2/6/2020 Introduced in the House by Representative Steube

2/6/2020 Referred to the House Committee on the Judiciary

H.R. 5793

Border Visibility and Security Act

The bill would update requirements for border security technology along the Southwest border, including the use of seismic acoustic detection, surveillance systems, sensors and Vehicle and Dismount Exploitation Radars (VADER). The bill would also require the Secretary of Homeland Security to produce a Comprehensive Southern Border Strategy, which would include a justification for each physical barrier, technology, and tool used at the border.

Sponsored by Representative Roy Chip (R-Texas) (5 cosponsors – 4 Republicans, 1 Democrat)

2/6/2020 Introduced in the House by Representative Chip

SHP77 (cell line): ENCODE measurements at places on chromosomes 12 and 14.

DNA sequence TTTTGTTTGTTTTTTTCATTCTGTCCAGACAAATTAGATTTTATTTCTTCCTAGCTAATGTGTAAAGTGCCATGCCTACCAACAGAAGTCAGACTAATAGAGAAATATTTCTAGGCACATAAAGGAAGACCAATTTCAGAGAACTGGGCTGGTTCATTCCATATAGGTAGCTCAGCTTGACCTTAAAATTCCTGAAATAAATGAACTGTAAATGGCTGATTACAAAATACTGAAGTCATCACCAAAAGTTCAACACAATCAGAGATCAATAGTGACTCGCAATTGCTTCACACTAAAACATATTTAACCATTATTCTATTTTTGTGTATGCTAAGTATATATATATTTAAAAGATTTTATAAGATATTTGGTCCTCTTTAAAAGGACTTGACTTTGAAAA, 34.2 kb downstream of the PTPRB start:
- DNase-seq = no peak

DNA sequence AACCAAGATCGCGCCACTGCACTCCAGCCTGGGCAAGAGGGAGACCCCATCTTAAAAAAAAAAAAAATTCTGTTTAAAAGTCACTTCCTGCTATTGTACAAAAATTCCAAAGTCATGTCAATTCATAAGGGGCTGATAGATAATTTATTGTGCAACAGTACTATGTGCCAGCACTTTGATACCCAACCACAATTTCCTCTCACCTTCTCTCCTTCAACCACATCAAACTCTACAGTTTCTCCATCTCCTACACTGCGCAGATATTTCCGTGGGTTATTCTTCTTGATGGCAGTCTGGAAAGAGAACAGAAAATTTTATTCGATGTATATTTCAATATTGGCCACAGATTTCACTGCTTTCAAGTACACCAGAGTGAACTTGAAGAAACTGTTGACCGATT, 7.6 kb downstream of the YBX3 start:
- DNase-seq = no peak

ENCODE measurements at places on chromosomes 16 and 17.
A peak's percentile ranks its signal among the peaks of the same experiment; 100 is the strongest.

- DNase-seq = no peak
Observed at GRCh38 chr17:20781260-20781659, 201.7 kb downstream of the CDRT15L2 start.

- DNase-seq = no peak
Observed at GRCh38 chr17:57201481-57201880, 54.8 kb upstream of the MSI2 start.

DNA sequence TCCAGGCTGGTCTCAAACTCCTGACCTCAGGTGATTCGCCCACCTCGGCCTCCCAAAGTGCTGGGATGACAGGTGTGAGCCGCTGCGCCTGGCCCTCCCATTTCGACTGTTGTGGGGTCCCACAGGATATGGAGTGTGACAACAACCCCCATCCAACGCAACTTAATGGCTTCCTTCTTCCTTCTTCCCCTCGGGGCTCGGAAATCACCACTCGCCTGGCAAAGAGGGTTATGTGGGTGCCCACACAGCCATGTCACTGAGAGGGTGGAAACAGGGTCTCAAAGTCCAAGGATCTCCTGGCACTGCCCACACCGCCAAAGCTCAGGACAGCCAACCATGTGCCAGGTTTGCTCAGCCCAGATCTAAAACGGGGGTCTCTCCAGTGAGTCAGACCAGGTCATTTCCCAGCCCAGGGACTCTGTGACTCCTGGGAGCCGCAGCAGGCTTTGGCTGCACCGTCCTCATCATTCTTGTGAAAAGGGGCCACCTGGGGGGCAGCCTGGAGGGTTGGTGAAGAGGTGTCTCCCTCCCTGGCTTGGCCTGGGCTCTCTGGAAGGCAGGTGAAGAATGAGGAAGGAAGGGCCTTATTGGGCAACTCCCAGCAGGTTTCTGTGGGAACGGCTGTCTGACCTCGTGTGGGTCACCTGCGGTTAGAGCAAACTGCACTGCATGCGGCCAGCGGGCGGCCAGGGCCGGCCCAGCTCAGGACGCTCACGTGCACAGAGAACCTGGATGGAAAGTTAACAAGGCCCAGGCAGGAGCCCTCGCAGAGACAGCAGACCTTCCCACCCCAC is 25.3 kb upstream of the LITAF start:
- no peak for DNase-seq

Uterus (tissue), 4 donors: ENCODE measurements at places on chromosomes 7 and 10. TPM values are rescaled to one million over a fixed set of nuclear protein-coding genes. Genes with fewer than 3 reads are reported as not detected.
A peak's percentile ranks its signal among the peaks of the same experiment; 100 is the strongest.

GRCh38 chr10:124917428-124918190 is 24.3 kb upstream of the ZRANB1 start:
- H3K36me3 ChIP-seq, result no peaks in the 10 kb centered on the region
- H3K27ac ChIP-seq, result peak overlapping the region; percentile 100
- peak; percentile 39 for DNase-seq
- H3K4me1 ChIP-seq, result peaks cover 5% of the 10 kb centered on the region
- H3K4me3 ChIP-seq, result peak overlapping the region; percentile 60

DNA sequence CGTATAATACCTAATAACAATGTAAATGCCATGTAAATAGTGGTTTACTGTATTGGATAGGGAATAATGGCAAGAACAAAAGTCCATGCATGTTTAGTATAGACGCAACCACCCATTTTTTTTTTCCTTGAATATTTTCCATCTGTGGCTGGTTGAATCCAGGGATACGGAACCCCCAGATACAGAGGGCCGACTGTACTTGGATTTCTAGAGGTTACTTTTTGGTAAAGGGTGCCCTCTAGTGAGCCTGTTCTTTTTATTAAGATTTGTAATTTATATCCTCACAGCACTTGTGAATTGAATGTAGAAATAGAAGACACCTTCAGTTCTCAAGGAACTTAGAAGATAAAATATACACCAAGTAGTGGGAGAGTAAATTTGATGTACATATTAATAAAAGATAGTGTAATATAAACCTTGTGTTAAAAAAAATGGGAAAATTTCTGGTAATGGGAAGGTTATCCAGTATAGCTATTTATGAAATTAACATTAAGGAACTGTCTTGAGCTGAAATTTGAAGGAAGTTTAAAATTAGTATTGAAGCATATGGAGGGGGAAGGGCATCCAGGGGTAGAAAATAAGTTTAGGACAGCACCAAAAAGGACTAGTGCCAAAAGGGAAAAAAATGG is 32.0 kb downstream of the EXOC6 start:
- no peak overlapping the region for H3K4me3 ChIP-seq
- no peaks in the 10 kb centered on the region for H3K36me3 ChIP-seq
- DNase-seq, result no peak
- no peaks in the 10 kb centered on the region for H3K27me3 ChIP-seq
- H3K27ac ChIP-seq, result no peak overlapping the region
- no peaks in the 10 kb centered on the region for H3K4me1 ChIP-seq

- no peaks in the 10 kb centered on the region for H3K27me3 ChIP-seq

2/6/2020 Referred to the House Committees on Homeland Security and on the Judiciary


The U.S. Senate and the U.S. House of Representatives will not be in session the week of February 17.


There are no immigration-related hearings or markups currently scheduled in the U.S. Senate or the U.S. House of Representatives.



Administration to Shift Additional $3.8 Billion from Military to Border Wall

On February 13, the Pentagon told Congress it plans to re-program $3.8 billion dollars of military funding and use it to fund additional construction of the border wall. The transfer would include funding originally appropriated for military combat equipment, including Air Force fighter jets and Navy assault and transport ships. Funding would also come from the Army National Guard equipment accounts. This represents a new stage in the administration’s raiding of military accounts for border wall funding, as past transfers have been reserved to re-appropriating funds from construction and counterdrug efforts.